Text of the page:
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DVD Review: JIGOKU

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JIGOKU

DVD Review by David Blackwell

DETAILS: 101 minutes, documentary, theatrical trailer, two poster galleries

STUDIO: Criterion/ Shintoho/ Janus Films/ Image Entertainment

RELEASE DATE: 9-19-2006

In Buddhism, there are eight hells. Or so the film JIGOKU tells us. Director Nobuo Nakagawa is known as the father of the modern Japanese horror film. However, JIGOKU only has two things going for it, the performance late actor Yoichi Numata as the evil Tamura and the imagery of Hell in the last 40 minutes where the director didn't have much money to create. The film was created at the time when Shintoho was about to go bankrupt and be reborn as Toho (the studio best known for the Godzilla films).

Shiro Shimizu is a college student who is a guilt ridden loser. His religion brings him down and he wants to go to the police after Tamura hits a drunk Yakuza gang leader one night (with the car Shiro and Tamura are in). Shiro shouldn't be guilty. the world is better without that scumbag. Fate (or crap) happens that leads Shiro's pregnant girlfriend to die in a car accident on the way to the police station where Shiro wants to confess. Soon, he sleeps with Yuko, the girlfriend of the dead gang leader. Yuko and the gang leader's mother want to kill Shiro and Tamura. Shiro gets lucky when he gets a letter that his mom is ill. He goes home to a small village where his corrupt father is head of an old folk's home. His father has a mistress who wants to run off with Shiro to get away from the middle of nowhere. Next door is a drunk painter and his daughter that a police detective wants to marry. She is the dead ringer for Shiro's dead girlfriend. Tamura soon shows up and things start to go downhill. It is unclear whetehr Tamura is a demon, Shiro's doppleganger, or a very fast person in the way he appears and even escapes death.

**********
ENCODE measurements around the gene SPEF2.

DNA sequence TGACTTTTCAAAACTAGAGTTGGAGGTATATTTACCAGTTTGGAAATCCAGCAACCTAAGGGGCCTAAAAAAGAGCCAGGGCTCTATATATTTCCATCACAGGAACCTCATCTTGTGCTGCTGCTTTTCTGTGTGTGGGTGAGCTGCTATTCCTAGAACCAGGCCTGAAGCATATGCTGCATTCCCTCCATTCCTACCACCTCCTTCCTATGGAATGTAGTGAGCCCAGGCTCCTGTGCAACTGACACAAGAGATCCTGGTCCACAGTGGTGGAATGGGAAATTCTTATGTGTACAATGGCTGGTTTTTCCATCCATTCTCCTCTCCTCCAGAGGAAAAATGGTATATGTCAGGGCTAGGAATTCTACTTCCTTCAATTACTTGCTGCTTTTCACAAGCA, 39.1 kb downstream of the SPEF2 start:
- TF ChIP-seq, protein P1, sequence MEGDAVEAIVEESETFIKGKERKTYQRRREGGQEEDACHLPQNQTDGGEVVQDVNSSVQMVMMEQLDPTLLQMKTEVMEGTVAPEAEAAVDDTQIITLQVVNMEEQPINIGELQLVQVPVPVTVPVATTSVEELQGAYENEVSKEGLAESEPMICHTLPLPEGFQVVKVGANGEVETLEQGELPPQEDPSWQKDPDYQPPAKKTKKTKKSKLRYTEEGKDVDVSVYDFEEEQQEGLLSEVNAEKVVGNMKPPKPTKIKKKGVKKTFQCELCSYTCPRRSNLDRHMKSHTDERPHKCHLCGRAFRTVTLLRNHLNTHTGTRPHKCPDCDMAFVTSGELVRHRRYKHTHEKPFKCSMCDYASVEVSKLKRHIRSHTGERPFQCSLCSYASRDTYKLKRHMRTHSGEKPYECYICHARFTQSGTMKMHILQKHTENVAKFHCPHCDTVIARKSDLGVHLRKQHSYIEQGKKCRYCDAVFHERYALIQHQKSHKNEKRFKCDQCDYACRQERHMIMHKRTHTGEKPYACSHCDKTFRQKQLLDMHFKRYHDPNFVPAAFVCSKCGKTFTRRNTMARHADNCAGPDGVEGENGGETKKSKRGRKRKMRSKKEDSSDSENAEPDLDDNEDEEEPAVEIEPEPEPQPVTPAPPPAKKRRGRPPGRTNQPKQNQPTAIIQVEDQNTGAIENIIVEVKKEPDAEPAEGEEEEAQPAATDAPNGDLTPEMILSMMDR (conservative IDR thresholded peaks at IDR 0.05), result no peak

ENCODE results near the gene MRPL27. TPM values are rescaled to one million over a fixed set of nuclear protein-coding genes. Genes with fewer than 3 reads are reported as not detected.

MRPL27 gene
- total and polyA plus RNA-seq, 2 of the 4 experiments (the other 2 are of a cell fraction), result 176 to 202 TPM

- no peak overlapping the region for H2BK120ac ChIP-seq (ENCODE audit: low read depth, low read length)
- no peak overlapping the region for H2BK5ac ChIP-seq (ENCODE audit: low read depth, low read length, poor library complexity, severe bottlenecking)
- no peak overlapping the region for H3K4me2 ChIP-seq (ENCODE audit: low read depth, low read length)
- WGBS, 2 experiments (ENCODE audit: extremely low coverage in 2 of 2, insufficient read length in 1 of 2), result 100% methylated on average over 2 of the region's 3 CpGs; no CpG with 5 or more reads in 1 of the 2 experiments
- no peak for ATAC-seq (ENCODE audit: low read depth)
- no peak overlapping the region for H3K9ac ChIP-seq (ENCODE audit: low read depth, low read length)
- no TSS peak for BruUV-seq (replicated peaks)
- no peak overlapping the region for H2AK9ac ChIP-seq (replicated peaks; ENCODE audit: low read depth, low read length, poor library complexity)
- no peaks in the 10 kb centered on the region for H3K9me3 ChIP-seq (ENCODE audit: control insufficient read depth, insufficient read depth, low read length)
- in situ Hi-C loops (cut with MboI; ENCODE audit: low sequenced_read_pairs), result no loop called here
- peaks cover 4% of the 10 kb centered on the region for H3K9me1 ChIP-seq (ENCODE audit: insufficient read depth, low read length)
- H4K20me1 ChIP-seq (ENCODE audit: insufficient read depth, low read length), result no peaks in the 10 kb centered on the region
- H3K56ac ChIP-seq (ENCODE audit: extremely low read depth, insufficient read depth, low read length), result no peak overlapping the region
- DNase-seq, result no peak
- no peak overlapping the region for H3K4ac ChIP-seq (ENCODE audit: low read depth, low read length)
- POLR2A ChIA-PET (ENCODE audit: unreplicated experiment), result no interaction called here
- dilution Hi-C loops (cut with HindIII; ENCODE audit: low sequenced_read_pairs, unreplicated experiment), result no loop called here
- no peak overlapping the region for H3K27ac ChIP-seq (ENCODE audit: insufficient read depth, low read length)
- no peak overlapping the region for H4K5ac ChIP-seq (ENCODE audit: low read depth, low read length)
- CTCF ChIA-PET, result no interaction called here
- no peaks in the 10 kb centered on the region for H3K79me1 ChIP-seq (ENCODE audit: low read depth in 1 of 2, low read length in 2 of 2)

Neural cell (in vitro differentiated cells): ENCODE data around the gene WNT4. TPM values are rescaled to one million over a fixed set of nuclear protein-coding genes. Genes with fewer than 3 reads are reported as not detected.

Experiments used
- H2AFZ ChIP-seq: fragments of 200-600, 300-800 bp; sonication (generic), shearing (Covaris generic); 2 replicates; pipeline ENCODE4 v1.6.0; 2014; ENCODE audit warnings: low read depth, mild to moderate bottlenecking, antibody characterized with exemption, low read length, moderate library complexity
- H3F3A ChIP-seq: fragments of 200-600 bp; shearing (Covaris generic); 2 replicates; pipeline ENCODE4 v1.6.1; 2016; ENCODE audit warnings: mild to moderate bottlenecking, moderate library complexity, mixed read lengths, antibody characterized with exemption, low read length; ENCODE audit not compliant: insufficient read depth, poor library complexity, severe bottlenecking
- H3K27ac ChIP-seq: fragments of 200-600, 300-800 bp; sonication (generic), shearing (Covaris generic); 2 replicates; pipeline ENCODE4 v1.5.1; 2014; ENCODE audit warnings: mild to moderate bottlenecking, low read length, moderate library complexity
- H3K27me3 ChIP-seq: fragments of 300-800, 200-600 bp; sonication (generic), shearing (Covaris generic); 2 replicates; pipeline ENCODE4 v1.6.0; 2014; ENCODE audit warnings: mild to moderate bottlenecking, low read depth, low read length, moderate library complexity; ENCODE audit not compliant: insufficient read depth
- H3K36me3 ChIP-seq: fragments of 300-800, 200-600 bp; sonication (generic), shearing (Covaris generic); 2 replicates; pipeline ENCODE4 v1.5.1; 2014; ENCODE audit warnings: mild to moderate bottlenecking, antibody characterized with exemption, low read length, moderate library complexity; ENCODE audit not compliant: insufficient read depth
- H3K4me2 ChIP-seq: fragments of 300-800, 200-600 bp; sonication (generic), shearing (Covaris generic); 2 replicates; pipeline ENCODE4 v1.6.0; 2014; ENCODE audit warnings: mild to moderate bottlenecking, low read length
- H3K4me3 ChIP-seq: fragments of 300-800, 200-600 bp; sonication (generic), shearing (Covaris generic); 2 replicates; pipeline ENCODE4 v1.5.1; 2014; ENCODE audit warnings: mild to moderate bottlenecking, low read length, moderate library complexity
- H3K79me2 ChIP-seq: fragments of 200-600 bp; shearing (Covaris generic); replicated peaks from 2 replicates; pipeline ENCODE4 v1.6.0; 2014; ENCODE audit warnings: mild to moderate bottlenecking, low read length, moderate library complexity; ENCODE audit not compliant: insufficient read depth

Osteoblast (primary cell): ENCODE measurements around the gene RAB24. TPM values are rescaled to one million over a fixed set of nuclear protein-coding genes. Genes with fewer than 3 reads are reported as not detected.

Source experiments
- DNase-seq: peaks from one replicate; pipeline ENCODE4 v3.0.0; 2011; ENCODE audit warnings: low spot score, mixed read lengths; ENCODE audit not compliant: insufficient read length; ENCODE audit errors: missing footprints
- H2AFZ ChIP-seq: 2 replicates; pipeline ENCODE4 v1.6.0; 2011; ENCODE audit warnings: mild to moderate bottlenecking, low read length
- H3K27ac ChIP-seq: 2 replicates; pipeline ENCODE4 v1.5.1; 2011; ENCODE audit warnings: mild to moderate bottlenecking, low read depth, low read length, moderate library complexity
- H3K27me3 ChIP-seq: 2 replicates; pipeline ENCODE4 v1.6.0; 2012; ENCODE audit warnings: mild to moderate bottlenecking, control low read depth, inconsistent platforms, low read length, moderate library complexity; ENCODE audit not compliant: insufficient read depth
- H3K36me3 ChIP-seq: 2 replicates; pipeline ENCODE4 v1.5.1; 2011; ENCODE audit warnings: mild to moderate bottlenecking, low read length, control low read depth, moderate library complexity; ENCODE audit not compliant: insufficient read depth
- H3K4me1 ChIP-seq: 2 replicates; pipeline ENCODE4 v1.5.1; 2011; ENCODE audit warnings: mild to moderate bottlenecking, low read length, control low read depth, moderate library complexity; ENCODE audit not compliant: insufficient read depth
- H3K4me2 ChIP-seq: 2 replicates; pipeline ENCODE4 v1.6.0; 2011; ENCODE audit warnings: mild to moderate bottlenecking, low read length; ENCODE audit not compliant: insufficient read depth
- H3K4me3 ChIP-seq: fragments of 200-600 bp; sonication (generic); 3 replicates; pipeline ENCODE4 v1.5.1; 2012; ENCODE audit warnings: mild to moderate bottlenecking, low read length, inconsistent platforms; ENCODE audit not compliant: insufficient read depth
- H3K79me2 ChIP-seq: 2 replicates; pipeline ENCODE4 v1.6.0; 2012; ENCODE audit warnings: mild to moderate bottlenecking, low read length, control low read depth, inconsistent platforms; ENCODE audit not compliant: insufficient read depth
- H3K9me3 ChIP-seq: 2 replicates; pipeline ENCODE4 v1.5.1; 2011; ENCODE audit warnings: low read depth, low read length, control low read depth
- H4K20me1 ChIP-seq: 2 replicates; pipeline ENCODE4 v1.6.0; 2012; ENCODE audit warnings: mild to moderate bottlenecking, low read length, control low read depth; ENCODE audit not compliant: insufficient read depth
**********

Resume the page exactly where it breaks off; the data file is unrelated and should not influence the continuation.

Since all the characters are good for nothing people or people with the inability to act, I was glad when everyone went to Hell finally. The imagery of director Nakagawa's hell is disturbing at times, but the script still drags JIGOKU down. If what Shiro did are crimes that send him to Hell, I have to say the judge of Hell is a biased twit. The big problem is Hell is based on what values we think will get us punished in Hell. Shiro finds out he has a sister who is also in Hell too and he has to save his dead unborn son (just another torture of Hell I think). JIGOKU may have lead to better J-Horror like DARK WATER, JU-ON, and RINGU, but a bad script and characters I don't care for bring it down.

VIDEO: 2.35:1 (Anamorphic Widescreen)

Criterion has done a nice job to the transfer. The film looks like the way it was shown back in 1960 to the type of film stocks used back then.

AUDIO: Japanese Mono

Subtitles: English

Dialogue and sound are clear, but it is a mono track. No surround action.

SPECIAL FEATURES:

BUILDING THE INFERNO- a 39 minute documentary on the making of JIGOKU and director Nobuo Nakagaw. Late actor Yoichi Numata wishes he understood his role better, but the director let him play it his way. I think the actor did the best job of all the actors in the film. Director Kiyoshi Kurosawa (DOPPLEGANGER, CURE), the screenwriter of JIGOKU, and two Nakagawa collaborators also are interviewed.

Also included are the original theatrical trailer and two poster galleries for select movies from Shintoho and director Nakagawa.

FINAL ANALYSIS: JIGOKU is a mediocre Japan horror film with some great Hell visuals.  The documentary was more enjoyable.

this review is (c)9-1-2006 David Blackwell and cannot be reprinted without permission (except for excerpts and a link to the review). Look for additional content at http://enterlinemedia.livejournal.com and send all comments to lord_pragmagtic@hotmail.com